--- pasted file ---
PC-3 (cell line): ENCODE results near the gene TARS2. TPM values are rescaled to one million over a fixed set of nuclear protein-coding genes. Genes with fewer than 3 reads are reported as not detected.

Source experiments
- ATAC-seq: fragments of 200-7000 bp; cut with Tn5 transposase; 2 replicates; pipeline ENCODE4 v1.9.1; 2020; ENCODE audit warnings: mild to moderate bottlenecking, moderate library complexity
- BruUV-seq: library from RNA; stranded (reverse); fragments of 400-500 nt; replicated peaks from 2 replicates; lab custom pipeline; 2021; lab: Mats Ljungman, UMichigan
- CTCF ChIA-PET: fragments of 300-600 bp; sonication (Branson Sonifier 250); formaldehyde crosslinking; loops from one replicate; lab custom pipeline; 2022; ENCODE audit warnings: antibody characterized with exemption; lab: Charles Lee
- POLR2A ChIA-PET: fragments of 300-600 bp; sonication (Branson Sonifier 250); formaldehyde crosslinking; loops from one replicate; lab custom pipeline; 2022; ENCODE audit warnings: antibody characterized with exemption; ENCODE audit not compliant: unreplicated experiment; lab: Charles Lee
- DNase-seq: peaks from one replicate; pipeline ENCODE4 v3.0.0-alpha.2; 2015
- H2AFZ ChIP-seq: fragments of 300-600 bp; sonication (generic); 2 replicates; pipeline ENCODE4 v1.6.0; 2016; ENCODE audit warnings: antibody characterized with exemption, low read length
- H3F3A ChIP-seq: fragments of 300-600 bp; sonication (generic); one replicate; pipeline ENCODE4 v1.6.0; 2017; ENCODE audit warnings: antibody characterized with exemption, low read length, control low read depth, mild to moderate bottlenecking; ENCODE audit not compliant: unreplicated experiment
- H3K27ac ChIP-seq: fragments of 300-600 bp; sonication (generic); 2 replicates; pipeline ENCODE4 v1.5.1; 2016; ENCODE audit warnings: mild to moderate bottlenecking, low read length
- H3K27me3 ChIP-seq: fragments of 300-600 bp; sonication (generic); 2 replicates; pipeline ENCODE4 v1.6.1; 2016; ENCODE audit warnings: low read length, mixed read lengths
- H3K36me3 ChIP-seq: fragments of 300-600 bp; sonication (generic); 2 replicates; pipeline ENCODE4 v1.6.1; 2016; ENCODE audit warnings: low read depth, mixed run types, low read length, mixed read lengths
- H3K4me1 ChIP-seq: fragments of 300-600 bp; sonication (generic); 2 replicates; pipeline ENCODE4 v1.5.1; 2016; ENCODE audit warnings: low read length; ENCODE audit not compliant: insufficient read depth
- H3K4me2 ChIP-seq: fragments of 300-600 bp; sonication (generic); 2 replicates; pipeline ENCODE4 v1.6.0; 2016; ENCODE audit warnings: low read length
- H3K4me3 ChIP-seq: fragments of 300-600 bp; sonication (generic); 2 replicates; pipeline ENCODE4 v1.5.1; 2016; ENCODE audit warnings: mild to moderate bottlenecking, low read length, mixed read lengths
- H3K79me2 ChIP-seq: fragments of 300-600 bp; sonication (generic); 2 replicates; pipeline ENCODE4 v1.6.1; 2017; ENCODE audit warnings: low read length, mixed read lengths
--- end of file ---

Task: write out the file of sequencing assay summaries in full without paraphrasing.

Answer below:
PC-3 (cell line): ENCODE results near the gene TARS2. TPM values are rescaled to one million over a fixed set of nuclear protein-coding genes. Genes with fewer than 3 reads are reported as not detected.

Source experiments
- ATAC-seq: fragments of 200-7000 bp; cut with Tn5 transposase; 2 replicates; pipeline ENCODE4 v1.9.1; 2020; ENCODE audit warnings: mild to moderate bottlenecking, moderate library complexity
- BruUV-seq: library from RNA; stranded (reverse); fragments of 400-500 nt; replicated peaks from 2 replicates; lab custom pipeline; 2021; lab: Mats Ljungman, UMichigan
- CTCF ChIA-PET: fragments of 300-600 bp; sonication (Branson Sonifier 250); formaldehyde crosslinking; loops from one replicate; lab custom pipeline; 2022; ENCODE audit warnings: antibody characterized with exemption; lab: Charles Lee
- POLR2A ChIA-PET: fragments of 300-600 bp; sonication (Branson Sonifier 250); formaldehyde crosslinking; loops from one replicate; lab custom pipeline; 2022; ENCODE audit warnings: antibody characterized with exemption; ENCODE audit not compliant: unreplicated experiment; lab: Charles Lee
- DNase-seq: peaks from one replicate; pipeline ENCODE4 v3.0.0-alpha.2; 2015
- H2AFZ ChIP-seq: fragments of 300-600 bp; sonication (generic); 2 replicates; pipeline ENCODE4 v1.6.0; 2016; ENCODE audit warnings: antibody characterized with exemption, low read length
- H3F3A ChIP-seq: fragments of 300-600 bp; sonication (generic); one replicate; pipeline ENCODE4 v1.6.0; 2017; ENCODE audit warnings: antibody characterized with exemption, low read length, control low read depth, mild to moderate bottlenecking; ENCODE audit not compliant: unreplicated experiment
- H3K27ac ChIP-seq: fragments of 300-600 bp; sonication (generic); 2 replicates; pipeline ENCODE4 v1.5.1; 2016; ENCODE audit warnings: mild to moderate bottlenecking, low read length
- H3K27me3 ChIP-seq: fragments of 300-600 bp; sonication (generic); 2 replicates; pipeline ENCODE4 v1.6.1; 2016; ENCODE audit warnings: low read length, mixed read lengths
- H3K36me3 ChIP-seq: fragments of 300-600 bp; sonication (generic); 2 replicates; pipeline ENCODE4 v1.6.1; 2016; ENCODE audit warnings: low read depth, mixed run types, low read length, mixed read lengths
- H3K4me1 ChIP-seq: fragments of 300-600 bp; sonication (generic); 2 replicates; pipeline ENCODE4 v1.5.1; 2016; ENCODE audit warnings: low read length; ENCODE audit not compliant: insufficient read depth
- H3K4me2 ChIP-seq: fragments of 300-600 bp; sonication (generic); 2 replicates; pipeline ENCODE4 v1.6.0; 2016; ENCODE audit warnings: low read length
- H3K4me3 ChIP-seq: fragments of 300-600 bp; sonication (generic); 2 replicates; pipeline ENCODE4 v1.5.1; 2016; ENCODE audit warnings: mild to moderate bottlenecking, low read length, mixed read lengths
- H3K79me2 ChIP-seq: fragments of 300-600 bp; sonication (generic); 2 replicates; pipeline ENCODE4 v1.6.1; 2017; ENCODE audit warnings: low read length, mixed read lengths